Musa Basjoo - exotic, spectacularApril 27, 2012 @ 6:17 am
Musa Basjoo is a spectacular and flamboyant plant that offers a tropical look for climates that are nowhere near the Equator, climates like the Pacific Northwest even. It's actually a banana tree.
(Image: Barbara Armitage with the Adair County Garden Club)
Originally from southern China, Musa basjoo is commonly and inaccurately dubbed the "Japanese Banana." Also "Hardy Banana." It's been successfully cultivated since the 19th century in Europe and North America, but it looks like what you'd expect to see on an island in the tropics.
It's a huge plant that can grow up to 18 feet tall and has wide bright green leaves that themselves get six feet long and two feet wide. It may be a year or two before it takes hold but once it does, it grows extremely fast, as much as two feet a week.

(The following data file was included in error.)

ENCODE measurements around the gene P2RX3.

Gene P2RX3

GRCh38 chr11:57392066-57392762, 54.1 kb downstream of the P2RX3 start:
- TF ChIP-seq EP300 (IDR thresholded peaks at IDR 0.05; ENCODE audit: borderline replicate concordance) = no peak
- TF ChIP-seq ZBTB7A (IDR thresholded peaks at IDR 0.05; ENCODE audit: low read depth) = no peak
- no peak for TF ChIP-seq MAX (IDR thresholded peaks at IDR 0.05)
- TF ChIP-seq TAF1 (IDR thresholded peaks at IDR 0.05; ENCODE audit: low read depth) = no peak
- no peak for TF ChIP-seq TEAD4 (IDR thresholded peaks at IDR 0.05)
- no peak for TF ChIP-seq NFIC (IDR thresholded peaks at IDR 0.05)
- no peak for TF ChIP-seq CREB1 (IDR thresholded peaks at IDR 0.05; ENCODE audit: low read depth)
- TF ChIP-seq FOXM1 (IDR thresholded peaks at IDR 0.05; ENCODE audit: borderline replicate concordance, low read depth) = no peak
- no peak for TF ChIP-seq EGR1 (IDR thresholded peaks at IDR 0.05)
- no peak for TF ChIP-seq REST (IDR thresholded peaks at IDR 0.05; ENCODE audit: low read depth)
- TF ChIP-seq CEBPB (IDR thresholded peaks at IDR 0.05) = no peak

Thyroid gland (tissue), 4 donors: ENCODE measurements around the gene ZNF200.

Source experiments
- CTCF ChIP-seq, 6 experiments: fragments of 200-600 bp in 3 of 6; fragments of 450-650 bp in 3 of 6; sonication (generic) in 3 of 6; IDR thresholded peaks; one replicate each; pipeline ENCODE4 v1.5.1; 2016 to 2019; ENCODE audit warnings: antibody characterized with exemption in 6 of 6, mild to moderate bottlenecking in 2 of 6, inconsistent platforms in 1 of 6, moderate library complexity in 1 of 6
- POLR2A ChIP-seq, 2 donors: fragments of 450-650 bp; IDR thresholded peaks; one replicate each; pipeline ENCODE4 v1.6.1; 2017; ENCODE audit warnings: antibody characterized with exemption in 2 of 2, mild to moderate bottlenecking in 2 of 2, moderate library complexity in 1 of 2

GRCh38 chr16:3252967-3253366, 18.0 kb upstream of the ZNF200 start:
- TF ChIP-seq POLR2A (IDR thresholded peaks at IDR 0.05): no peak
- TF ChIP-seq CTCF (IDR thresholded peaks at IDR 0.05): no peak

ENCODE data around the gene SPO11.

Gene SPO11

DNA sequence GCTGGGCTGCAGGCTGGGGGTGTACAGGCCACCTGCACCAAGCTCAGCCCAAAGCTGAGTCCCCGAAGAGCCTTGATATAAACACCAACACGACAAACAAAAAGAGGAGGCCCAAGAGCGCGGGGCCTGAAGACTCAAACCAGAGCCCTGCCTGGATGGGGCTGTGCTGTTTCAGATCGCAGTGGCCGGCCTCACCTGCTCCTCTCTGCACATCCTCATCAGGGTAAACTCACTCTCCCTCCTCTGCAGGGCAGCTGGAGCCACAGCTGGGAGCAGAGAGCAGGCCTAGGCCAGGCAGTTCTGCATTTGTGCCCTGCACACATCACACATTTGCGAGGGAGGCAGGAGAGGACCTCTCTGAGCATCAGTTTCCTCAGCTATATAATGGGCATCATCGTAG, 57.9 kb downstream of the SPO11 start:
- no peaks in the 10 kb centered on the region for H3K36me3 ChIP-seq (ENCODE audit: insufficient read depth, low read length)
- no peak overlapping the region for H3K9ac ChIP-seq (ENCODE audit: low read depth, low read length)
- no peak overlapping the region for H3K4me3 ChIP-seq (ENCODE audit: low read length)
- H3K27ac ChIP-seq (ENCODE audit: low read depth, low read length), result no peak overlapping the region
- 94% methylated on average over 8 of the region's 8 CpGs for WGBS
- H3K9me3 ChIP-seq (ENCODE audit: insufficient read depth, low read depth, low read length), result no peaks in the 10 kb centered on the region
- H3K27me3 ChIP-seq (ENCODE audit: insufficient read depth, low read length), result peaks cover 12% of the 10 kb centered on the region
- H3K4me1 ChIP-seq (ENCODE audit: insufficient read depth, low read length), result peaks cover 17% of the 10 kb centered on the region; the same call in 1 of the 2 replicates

And yes, it bears fruit - bananas, of course. In fact, it's considered the hardiest of all banana trees, able to withstand even below-freezing temps. The punchline here is that the bananas are not only on the small side, about 4 inches long, but they're also inedible and virtually tasteless, with a sparse white pulp and lots of black seeds. The fruit may not be of much use but its roots are used by Chinese doctors to treat jaundice and free up urine flow.
Overall, the Japanese Banana is considered an ornamental plant that landscape architects use to bring a startlingly exotic quality to an otherwise mundane or traditional garden. And it's almost always a great conversation starter.
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